IN the context of the security dialogue held between India and the United States in Washington in the first week of June, a warning needs to be issued to Prime Minister Dr Manmohan Singh: Sir, beware of American offer of friendship: It could turn out to be snare. The more the US government pretends to be close, try to maintain your distance with it. Learn from history. What the United States now, in its desperation, wants is to have a “strategic partnership” with a nation in Asia. Right now it has a slowly diminishing partnership with Pakistan which, Washington is slowly realising, is no longer going to be effective.
In the first couple of decades after 1947, the United States happily embraced Pakistan as a useful and willing “strategic partner” against the Soviet Union during the prevailing Cold War and gave Islamabad whatever it asked for. It strengthened Pakistan’s defence capabilities to a point that Pakistan’s military rulers felt they could attack India with impunity. When India’s protests led President Eisenhower to say that the military equipment provided to Pakistan was not intended to be used against India, it was VK Krishna Menon who was provoked to say that the world has yet to produce a weapon that could be aimed only in one direction. Pakistan was willing to be a dog, willing to do anything that the US asked for.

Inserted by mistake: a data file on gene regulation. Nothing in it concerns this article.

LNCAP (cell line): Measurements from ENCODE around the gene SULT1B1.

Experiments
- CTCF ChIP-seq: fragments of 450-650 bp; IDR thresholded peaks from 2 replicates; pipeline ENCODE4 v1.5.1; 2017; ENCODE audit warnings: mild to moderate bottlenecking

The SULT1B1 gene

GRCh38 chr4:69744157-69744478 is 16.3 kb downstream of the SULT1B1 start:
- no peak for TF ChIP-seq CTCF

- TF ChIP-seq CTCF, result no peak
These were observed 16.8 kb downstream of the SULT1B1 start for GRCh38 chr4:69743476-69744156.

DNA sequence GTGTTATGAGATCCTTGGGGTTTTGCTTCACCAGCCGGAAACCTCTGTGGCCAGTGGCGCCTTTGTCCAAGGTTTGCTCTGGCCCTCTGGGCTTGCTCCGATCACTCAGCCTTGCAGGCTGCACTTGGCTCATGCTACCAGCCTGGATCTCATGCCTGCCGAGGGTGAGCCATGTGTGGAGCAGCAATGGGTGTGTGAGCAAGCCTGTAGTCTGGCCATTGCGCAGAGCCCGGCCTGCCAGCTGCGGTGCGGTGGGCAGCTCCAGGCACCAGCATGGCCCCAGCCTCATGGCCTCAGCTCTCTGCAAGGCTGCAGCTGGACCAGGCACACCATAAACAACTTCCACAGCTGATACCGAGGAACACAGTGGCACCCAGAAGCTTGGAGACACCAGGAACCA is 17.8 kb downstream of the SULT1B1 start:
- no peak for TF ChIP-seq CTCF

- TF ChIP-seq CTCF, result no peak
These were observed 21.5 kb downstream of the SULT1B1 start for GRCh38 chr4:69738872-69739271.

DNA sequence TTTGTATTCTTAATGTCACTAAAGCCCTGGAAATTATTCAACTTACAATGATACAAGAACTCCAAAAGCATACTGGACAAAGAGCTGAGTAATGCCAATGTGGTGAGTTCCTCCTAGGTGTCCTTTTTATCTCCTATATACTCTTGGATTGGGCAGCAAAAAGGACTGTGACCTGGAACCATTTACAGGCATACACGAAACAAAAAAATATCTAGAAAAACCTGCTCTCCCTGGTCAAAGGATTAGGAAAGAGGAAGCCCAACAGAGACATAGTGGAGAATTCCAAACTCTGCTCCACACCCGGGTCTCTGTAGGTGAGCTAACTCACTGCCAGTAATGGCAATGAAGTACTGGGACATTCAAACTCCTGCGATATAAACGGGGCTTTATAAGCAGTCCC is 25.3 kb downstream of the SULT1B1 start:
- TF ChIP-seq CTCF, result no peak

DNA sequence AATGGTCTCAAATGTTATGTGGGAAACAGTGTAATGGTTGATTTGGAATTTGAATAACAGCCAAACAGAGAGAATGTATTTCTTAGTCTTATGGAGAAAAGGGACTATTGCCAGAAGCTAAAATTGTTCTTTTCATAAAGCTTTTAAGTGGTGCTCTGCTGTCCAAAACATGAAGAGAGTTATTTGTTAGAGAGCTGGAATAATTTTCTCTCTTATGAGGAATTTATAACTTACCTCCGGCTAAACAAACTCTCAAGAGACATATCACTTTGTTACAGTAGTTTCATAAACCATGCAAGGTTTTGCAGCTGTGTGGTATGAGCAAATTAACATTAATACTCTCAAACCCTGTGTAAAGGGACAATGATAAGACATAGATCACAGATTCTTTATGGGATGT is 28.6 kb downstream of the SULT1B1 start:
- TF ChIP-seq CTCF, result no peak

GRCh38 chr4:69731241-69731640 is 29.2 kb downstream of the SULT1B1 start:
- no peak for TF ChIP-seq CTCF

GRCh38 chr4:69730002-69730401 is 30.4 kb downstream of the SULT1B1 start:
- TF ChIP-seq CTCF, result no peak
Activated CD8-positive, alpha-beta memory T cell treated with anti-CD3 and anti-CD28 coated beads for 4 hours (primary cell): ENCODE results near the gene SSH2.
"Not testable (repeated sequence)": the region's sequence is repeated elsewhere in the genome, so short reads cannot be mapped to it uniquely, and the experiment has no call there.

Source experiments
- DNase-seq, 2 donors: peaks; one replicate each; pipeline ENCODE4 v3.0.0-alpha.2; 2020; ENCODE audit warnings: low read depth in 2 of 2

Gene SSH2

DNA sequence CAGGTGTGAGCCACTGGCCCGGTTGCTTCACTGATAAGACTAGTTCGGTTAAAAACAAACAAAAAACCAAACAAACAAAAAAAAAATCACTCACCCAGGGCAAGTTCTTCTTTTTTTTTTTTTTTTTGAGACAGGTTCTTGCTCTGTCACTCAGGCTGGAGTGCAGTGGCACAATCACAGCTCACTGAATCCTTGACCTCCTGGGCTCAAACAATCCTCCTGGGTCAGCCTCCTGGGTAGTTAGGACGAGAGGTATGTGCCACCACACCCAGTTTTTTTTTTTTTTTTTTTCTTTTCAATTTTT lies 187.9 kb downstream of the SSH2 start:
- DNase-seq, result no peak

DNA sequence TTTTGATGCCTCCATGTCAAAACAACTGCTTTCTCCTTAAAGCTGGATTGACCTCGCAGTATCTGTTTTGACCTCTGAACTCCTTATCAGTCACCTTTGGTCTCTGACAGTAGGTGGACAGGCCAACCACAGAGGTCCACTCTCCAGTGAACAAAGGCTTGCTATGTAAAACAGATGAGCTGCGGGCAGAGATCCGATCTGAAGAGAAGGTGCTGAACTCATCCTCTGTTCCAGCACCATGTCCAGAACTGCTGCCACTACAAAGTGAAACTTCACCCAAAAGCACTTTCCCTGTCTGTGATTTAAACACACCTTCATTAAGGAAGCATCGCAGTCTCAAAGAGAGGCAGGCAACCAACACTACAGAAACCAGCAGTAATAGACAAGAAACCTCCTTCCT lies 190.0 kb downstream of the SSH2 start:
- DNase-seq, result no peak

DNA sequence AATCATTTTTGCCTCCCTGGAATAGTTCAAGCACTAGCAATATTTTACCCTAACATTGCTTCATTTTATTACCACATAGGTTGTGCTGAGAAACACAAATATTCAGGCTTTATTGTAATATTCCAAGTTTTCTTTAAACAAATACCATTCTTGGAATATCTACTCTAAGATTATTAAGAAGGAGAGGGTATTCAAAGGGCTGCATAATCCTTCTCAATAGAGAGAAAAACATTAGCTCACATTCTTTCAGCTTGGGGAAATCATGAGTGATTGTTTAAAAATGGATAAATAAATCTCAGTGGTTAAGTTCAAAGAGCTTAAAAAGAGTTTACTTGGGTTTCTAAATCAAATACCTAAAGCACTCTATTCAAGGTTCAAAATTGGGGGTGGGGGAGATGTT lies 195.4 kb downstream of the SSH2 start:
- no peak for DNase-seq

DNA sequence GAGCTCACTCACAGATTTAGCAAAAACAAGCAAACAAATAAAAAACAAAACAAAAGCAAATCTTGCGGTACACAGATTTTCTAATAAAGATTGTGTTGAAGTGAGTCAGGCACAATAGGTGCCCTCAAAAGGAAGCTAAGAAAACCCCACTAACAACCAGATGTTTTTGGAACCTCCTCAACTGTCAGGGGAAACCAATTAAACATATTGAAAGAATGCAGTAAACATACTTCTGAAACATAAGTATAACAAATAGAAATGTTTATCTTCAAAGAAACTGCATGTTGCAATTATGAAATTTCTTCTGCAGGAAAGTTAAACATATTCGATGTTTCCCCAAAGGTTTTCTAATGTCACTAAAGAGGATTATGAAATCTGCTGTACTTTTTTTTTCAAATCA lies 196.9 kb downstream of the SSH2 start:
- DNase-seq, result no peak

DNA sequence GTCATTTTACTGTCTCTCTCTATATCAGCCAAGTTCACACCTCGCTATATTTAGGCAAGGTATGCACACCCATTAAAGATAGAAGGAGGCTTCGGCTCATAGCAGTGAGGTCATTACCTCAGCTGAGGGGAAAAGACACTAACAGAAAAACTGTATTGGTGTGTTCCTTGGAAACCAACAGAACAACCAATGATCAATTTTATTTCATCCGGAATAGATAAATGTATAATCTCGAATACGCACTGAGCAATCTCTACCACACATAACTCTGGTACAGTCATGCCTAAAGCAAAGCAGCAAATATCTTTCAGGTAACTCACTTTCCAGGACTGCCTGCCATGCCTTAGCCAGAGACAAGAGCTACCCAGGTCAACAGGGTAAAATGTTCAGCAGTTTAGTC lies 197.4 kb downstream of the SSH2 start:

The aim was to dismember if not destroy the Soviet Union. The latter might have disintegrated largely because of its inner contradictions, but Moscow’s incursions into Afghanistan gave Pakistan a good excuse-under pressure from the United States-to help build Islamic terrorism to fight communist ideology in its western neighbour. That might have helped drive away Soviet forces but it has, as we have seen, led to severe consequences and both the US and Pakistan are paying for their folly. It was a question of Ends and Means.
The US and Pakistan used wrong means to achieve what they considered right ends, with inevitable consequence. The US is now hated in Pakistan and Washington has realised it only too well. Do we remember the kind of attention the Shah of Iran received in the heyday of his power? He was invited to Washington and given the same kind of treatment given in early June to India’s External Affairs Minister SM Krishna. But when the Shah was deposed, the United States would not even allow him to enter New York to get medical treatment and had to be taken to Cairo where he died an unmourned death. American “friendship” is a noose round the neck. After the World War-II Japan was treated as a “strategic partner” in East Asia and Washigton insisted that it should be allowed to have a substantial military presence in Okinawa. Japan thrived because it no longer had to spend money on a powerful armed force. Since 1990 Japan has been stagnating economically and has lost its importance as a “strategic partner”.